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New CDC Allergy Guidelines - Be Free Village


Dec 20, 2013 Blog, Heather Wheeler MPA RD , , , 0 Comments

New CDC Allergy Guidelines for Schools across the United States

In late October, the Center for Disease Control and Prevention (CDC) published the first national, comprehensive guidelines to help CDC Allergy Guidelines - Be Free Villageschools develop polices for the care of students with food allergies. Printable allergy guidelines can be found here. Now food-allergic students in the United States can look forward to greater protection and inclusion both in and out of the classroom.

The “Voluntary Guidelines for Managing Food Allergies in Schools and Early Care and Education Programs” spells out in detail steps that should be taken in schools and early care and education programs across the nation to protect food-allergic students. It addresses everything and everyone, from the school board level down to materials used in class projects. Detailed instructions, almost like manuals, are provided for many roles within the school community, such as superintendents, school administrators, school nurses and doctors, teachers, food service staff and bus drivers.

Specific recommendations include:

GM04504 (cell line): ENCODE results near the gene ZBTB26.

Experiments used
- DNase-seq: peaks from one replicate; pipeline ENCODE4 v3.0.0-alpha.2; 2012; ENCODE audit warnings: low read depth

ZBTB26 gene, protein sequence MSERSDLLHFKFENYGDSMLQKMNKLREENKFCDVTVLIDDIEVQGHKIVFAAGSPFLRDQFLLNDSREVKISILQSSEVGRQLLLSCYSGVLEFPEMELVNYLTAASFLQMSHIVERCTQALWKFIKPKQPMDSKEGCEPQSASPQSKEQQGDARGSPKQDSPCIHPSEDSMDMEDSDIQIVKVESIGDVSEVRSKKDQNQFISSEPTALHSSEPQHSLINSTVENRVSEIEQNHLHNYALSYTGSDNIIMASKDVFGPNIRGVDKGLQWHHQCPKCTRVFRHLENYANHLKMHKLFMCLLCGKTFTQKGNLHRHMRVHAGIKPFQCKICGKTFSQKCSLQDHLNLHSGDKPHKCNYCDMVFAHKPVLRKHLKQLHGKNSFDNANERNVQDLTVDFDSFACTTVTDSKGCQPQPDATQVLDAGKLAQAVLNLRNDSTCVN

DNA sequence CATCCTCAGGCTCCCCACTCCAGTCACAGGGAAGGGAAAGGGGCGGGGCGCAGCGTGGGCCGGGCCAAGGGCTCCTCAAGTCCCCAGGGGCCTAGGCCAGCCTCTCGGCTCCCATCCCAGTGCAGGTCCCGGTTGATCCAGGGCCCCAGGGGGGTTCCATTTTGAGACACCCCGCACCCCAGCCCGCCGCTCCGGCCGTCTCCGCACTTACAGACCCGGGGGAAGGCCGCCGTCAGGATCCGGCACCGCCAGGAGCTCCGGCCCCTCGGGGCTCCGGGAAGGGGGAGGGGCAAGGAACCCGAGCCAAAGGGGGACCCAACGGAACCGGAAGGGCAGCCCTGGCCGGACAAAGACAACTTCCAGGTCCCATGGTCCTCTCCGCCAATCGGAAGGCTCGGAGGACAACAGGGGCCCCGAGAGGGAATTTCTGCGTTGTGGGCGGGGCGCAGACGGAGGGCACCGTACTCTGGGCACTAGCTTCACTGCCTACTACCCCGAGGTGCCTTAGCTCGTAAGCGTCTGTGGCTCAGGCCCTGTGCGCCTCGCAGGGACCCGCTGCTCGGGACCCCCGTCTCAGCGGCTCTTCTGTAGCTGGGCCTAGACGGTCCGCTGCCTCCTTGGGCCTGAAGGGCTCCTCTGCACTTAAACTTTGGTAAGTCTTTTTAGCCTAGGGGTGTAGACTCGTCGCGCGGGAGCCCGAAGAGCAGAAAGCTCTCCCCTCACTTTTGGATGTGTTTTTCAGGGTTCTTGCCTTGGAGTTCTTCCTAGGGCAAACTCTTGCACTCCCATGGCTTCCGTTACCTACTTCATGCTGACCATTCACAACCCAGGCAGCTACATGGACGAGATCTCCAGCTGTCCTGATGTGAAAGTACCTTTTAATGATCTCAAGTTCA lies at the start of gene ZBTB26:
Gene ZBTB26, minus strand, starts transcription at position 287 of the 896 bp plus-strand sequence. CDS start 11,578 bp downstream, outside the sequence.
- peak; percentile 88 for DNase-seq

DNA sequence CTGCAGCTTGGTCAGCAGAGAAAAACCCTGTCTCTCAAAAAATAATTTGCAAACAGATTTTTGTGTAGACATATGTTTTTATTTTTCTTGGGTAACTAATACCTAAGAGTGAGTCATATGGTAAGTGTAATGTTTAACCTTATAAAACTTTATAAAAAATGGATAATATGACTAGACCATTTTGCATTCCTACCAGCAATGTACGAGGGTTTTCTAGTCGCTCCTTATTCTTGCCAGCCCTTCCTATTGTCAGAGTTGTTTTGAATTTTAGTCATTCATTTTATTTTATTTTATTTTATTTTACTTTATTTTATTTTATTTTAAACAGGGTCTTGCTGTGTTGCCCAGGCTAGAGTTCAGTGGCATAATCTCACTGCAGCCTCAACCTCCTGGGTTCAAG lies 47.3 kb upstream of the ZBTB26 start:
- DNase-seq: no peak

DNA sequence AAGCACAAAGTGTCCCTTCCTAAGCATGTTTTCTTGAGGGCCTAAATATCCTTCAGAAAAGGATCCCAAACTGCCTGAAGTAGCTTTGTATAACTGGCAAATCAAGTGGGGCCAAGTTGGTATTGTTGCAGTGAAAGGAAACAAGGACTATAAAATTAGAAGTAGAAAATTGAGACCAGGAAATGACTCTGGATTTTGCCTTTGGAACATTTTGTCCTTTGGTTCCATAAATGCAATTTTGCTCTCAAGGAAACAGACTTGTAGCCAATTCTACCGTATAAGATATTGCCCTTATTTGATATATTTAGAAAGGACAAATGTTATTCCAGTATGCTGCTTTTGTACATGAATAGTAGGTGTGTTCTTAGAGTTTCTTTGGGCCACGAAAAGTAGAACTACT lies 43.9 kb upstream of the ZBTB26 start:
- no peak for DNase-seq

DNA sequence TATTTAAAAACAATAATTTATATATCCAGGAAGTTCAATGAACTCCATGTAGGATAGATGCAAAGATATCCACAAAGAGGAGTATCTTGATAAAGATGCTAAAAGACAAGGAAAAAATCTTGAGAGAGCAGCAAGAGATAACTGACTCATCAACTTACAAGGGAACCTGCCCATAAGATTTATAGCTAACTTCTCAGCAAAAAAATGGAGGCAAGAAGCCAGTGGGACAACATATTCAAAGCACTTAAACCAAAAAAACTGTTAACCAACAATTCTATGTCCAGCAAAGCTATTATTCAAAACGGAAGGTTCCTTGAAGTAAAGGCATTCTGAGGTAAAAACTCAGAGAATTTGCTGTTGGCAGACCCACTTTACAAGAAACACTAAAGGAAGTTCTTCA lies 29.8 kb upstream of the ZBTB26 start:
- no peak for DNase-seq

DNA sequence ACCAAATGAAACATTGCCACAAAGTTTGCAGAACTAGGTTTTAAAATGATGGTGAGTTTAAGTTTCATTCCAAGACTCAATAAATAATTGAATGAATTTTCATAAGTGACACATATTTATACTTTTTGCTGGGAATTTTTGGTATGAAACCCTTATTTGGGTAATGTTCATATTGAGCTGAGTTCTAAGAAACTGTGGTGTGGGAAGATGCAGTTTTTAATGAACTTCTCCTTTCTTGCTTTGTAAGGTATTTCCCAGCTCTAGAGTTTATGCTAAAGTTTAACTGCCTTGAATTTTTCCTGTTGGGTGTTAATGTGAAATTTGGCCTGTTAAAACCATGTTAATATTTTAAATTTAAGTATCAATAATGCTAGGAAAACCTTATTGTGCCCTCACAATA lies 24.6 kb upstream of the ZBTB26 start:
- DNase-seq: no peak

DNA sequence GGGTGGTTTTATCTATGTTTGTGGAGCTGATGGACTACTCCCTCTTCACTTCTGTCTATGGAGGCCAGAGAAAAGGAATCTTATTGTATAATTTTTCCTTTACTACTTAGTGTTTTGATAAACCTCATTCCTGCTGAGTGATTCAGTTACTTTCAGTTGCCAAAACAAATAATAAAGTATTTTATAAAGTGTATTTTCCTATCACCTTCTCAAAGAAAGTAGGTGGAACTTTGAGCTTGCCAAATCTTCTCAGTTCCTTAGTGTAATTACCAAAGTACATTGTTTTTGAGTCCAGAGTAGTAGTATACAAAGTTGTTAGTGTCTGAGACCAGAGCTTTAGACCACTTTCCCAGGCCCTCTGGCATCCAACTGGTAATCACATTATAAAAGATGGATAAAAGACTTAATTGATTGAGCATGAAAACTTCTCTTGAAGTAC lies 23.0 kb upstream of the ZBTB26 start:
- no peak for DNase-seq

• Designating allergy-friendly seating for eating times.
  • Avoiding using foods students are allergic to in class projects, parties, experiments, or as rewards.
  • Having epinephrine auto-injectors accessible and staff trained to use them.
  • Not excluding kids from field trips, physical education, or recess because of food allergies.
  • Ensuring field trips are safe for students with allergies.
  • Providing food service menus in advance to families of students with allergies.
  • Encouraging children to wash hands before and after eating.
  • Avoiding the ordering of food from restaurants because allergens may not be easily identified.
  • Training school bus employees on how to respond to food allergy emergencies.

Implementation of these guidelines at schools and early care and education programs is voluntary. However, given that the guidelines provide schools with a comprehensive approach for how to implement best practices and policies for keeping students safe and included, it is highly likely schools across the county will embrace the guidelines.

Parents and caregivers of students with allergies should take some to review the guidelines themselves, share the CDC document with their local school administrators, and offer to assist the school and early care and education programs with implementation of those best practices appropriate for their respective programs.

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